May 30, 2018: Journal of Abnormal Child Psychology
Katherine L Sarkisian, Carol A Van Hulle, H Hill Goldsmith
Although suicide remains a leading cause of death for adolescents, risk factors beyond diagnoses and suicide attempt history remain unclear. We examined whether cognitive style and temperament impact risk for an early, yet still clinically relevant and distressing, form of suicidality: active suicidal ideation. We used binary logistic regression to test whether brooding, inattention, and impulsivity predicted significantly increased risk for suicidal ideation in a sample of 134 twins, 46 of whom endorsed active suicidal ideation (i...
May 29, 2018: Journal of Abnormal Child Psychology
Jordana K Bayer, Amy Morgan, Luke A Prendergast, Ruth Beatson, Tamsyn Gilbertson, Lesley Bretherton, Harriet Hiscock, Ronald M Rapee
The aim of this study was to explore how some temperamentally inhibited young children and not others in the general population develop anxiety disorders and broader clinical-level internalizing (anxious/depressive) problems, with a focus on the family. A brief screening tool for inhibition was universally distributed to parents of children in their year before starting school across eight socioeconomically diverse government areas in Melbourne, Australia (307 preschool services). Screening identified 11% of all children as inhibited...
May 28, 2018: Journal of Abnormal Child Psychology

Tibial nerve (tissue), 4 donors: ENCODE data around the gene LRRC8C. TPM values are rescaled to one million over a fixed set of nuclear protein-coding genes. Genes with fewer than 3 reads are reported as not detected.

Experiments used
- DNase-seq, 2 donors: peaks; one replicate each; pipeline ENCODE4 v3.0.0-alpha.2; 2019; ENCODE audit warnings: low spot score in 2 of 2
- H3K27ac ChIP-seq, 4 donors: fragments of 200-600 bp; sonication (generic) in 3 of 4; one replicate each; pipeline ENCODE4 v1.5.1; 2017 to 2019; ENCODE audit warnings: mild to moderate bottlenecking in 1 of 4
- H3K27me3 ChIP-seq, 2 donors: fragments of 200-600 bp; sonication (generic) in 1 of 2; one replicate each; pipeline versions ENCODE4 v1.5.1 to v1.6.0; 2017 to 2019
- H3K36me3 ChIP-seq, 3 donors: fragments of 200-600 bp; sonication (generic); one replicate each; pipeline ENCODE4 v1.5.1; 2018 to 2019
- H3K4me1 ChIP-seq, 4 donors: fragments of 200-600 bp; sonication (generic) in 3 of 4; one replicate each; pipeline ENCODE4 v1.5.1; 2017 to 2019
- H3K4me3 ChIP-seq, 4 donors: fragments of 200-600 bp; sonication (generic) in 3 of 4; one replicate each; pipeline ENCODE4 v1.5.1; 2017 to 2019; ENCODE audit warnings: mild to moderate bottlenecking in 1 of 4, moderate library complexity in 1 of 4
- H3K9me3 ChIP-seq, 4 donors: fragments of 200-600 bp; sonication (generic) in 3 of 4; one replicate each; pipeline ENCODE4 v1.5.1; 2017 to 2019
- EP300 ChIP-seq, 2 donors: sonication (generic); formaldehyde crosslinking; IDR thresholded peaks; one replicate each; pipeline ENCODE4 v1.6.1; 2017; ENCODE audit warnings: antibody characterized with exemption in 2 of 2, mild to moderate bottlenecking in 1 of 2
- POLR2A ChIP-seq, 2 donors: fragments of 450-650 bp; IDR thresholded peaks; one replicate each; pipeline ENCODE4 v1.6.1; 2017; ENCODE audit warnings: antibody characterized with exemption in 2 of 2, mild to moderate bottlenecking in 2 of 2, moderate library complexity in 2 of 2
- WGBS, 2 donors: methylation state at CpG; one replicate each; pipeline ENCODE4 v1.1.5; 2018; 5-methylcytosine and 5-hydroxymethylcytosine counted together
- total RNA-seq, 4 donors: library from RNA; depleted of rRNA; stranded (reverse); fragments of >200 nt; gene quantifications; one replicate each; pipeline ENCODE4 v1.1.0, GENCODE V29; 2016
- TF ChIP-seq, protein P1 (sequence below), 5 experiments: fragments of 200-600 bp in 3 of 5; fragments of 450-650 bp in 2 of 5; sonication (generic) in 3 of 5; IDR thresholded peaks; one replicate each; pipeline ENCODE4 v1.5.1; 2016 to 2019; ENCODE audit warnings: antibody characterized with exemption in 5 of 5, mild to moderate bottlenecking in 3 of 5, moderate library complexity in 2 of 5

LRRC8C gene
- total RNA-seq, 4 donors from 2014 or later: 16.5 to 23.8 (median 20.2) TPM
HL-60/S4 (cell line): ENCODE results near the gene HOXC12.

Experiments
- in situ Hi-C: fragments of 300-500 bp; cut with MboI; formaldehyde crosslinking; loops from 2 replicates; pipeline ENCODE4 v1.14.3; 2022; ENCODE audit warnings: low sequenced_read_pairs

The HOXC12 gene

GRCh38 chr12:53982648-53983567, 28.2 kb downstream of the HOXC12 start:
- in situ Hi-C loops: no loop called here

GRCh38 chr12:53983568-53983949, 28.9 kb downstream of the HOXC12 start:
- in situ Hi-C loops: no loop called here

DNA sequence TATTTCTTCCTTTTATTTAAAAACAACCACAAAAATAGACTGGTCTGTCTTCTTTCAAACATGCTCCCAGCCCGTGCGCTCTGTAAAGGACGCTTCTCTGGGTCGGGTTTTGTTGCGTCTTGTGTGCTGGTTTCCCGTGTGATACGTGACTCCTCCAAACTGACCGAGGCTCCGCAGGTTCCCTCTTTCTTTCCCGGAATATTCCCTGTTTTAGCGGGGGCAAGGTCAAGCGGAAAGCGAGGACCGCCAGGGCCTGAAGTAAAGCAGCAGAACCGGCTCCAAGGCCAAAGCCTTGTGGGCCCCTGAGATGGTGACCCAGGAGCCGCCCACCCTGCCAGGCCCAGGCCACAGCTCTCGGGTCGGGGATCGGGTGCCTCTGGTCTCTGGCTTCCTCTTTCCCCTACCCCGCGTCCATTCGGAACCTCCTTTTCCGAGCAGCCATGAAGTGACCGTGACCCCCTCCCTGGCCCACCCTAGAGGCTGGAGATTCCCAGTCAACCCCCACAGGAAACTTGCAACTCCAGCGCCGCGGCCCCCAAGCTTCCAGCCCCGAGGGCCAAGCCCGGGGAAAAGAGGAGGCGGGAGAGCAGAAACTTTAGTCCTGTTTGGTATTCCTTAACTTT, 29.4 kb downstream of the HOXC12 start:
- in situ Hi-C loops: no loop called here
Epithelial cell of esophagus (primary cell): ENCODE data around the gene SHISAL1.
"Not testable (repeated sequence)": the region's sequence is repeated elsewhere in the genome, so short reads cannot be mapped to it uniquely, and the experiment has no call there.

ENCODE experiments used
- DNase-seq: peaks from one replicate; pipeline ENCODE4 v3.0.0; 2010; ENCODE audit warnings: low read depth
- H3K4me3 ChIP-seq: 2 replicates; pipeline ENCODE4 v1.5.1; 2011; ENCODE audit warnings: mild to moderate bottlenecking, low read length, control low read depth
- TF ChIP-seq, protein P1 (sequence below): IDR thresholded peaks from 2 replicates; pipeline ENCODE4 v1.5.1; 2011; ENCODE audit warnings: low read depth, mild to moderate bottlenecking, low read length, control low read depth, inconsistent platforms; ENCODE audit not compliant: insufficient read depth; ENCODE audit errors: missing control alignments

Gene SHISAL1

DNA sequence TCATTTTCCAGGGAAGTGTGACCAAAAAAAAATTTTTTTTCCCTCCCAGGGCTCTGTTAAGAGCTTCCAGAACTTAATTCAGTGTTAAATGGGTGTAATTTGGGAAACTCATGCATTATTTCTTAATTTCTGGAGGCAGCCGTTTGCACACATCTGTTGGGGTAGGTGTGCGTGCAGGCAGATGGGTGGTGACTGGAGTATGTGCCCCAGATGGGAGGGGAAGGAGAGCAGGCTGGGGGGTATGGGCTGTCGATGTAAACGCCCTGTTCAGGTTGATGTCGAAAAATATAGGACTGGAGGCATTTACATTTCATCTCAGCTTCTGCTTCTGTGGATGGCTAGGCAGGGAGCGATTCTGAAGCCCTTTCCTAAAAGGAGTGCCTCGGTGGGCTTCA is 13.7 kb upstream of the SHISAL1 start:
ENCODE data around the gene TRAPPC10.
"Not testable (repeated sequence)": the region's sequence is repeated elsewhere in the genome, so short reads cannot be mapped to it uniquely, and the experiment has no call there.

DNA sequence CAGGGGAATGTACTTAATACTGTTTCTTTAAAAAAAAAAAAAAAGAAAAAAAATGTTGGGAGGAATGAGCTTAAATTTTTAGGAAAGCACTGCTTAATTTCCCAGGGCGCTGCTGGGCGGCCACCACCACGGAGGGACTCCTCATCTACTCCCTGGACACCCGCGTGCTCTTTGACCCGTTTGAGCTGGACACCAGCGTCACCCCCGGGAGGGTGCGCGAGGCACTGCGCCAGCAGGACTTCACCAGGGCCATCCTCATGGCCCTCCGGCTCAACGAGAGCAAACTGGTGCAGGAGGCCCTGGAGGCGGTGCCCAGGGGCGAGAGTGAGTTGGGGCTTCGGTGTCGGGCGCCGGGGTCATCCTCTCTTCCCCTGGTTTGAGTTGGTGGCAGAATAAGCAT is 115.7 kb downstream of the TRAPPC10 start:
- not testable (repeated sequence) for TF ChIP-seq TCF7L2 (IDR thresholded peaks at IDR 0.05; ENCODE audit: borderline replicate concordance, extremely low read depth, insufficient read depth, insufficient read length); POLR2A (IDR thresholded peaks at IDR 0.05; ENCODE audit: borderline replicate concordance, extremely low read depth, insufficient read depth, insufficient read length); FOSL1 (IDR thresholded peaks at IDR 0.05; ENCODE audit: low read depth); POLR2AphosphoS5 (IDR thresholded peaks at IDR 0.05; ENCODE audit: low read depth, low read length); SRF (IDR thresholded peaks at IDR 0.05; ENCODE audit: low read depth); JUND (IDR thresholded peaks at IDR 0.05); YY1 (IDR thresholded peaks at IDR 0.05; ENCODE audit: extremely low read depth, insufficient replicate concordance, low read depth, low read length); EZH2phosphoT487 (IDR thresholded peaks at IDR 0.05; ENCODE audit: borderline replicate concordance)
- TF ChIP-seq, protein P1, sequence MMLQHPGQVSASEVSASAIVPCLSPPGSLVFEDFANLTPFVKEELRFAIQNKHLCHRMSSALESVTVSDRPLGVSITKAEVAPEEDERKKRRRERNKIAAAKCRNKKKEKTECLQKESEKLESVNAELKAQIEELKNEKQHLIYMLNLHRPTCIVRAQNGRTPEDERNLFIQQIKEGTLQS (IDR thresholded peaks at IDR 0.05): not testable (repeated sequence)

Dikla Eckshtain, Lauren Krumholz Marchette, Jessica Schleider, Spencer Evans, John R Weisz
Child internalizing and externalizing problems have been identified as high priority intervention targets by the World Health Organization. Parental depression is a risk factor for development of these childhood problems and may negatively influence intervention outcomes; however, studies have rarely assessed its influence on these outcomes. The present study assessed whether baseline parental depressive symptoms predicted psychotherapy outcomes among children treated for clinically significant internalizing and externalizing problems...
May 28, 2018: Journal of Abnormal Child Psychology
Kathryn L Humphreys, Emily L Watts, Emily L Dennis, Lucy S King, Paul M Thompson, Ian H Gotlib
Despite a growing understanding that early adversity in childhood broadly affects risk for psychopathology, the contribution of stressful life events to the development of symptoms of attention-deficit/hyperactivity disorder (ADHD) is not clear. In the present study, we examined the association between number of stressful life events experienced and ADHD symptoms, assessed using the Attention Problems subscale of the Child Behavior Checklist, in a sample of 214 children (43% male) ages 9.11-13.98 years (M = 11...
May 21, 2018: Journal of Abnormal Child Psychology